“One of the things that was really good was the federal government just (on Saturday) approved Governor Polis’ request to declare a major disaster for the state of Colorado,” Garnett said. “This will actually open up lines of additional assistance from (the Federal Emergency Management Agency) and from the federal disaster. So, I’m hopeful through that declaration that we will get additional shipments from the national stockpile.”

Another caller, a freelance musician named Rodney, inquired about the possibility of obtaining unemployment insurance.

“The federal program is going to provide for those who, like you and many other musicians, independent contractors and others, are not typically covered by more standard unemployment insurance,” Teegarden said. “This is already settled in terms of the procedures with regard to this new program.”

However, he said, “We’re asking people to give us a couple of days before they go online to file.”

The state is working with the federal government on what the precise procedures are for getting those benefits transferred, he said.

“The key is to not have people apply for this before the federal benefits are available online, so you don’t unnecessarily get rejected through the standard unemployment insurance program,” he said.

More information on unemployment assistance can be found at The website will be updated when the state is ready to accept claims.

“It’s our plan to have additional information up on our unemployment insurance website by early this week,” Teegarden said, “certainly before Wednesday.”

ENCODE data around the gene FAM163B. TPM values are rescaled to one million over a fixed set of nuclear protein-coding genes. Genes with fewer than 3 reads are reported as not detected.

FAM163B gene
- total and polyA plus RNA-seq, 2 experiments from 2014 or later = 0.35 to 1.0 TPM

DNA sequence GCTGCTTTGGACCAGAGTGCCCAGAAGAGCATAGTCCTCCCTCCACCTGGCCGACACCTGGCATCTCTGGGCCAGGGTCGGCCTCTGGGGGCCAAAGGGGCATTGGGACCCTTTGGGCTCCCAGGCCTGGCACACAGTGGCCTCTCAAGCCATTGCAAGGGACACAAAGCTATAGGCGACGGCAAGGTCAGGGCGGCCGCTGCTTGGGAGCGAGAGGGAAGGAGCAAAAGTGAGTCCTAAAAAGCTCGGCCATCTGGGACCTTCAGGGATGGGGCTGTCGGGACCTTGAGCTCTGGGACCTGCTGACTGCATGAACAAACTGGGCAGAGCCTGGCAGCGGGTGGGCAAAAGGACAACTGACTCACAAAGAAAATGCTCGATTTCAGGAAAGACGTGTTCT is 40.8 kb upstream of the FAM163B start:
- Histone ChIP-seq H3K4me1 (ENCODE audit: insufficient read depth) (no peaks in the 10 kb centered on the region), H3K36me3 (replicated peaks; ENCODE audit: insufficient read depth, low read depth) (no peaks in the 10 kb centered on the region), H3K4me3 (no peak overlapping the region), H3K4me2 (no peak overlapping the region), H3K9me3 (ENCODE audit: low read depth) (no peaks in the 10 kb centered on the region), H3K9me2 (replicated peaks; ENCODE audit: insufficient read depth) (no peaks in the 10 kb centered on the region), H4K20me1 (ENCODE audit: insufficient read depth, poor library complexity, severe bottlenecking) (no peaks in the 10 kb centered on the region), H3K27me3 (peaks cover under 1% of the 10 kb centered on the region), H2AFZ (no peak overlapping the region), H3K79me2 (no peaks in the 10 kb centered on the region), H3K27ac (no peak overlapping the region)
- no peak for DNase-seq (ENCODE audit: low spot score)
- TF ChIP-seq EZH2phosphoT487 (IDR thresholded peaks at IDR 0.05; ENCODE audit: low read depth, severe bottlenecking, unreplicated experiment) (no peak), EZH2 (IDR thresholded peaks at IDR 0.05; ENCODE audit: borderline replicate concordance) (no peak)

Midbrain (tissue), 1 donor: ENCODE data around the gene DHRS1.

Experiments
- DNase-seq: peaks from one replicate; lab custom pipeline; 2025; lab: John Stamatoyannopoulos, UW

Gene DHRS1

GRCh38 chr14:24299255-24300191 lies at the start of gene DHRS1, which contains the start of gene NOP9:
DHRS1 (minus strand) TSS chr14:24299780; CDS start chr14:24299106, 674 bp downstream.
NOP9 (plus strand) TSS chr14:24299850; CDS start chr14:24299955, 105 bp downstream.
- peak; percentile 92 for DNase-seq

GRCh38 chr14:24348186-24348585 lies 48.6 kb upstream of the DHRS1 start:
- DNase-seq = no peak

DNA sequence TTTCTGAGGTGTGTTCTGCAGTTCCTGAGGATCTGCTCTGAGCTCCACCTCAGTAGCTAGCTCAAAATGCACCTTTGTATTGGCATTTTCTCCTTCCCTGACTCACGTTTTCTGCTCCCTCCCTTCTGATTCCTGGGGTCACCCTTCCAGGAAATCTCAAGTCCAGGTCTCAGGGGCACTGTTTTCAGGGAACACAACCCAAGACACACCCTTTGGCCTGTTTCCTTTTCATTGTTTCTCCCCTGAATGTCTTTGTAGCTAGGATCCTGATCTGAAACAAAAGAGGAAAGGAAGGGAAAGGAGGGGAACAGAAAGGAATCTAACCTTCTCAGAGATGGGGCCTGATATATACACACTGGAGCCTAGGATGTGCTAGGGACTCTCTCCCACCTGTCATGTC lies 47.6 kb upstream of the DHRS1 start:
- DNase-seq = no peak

Another Coloradan, named Evelyn, said she had heard “through the grapevine” that some Denver hospitals may have to turn people away who are over the age of 60 and asked how valid this information was.

“There are no plans at Denver Health to turn away anyone, regardless of age,” Burman said, “and I don’t know of anything from any other hospital in Denver that would suggest that either.”

What is happening, he said, are discussions about if resources become very stretched, as they are in some parts of New York City right now.

“There may be distinctions that need to be made about the use of ventilators, for example, and age and degree of chronic illness may come up in dire situations in which the health care system is overwhelmed.

“We certainly hope to not have that occur in Denver, and a lot of work is happening to try to prepare so that we don’t end up in any situation like that,” he said.

One example Burman gave is that Denver Health is more than doubling its intensive care unit beds over the next two weeks to be able to handle that rush and is also requesting assistance to get additional equipment, including ventilators.

 Another caller, Chris, asked when schools would reconvene again and what the plans are with the metro area’s school districts.

“I’m hearing speculation that there’s probably a good chance that there won’t be in-person teaching again for this school year,” said Garnett, but added that those decisions have not yet been made.

“I think the other thing the school districts are all watching very closely is what the economic downturn is going to mean to the state budget and how that’s going to impact the School Finance Act, which is the school finance formula where we distribute state funds to the 178 school districts,” he said. “I think the districts are very concerned about the impact on school funding.”

As the call came to an end, Herod offered some closing remarks, leaving community members on a positive note.

“I’m so encouraged by everyone who is really reaching out to help their neighbors and their communities and their friends and even new people that they don’t even know,” she said. “The number of folks who are going to pick up groceries, who are dropping toilet paper off at people’s houses — all of the things that folks are doing is just really helping … Thank you for that. It just makes me so proud to be a Coloradan and so proud to represent Denver.”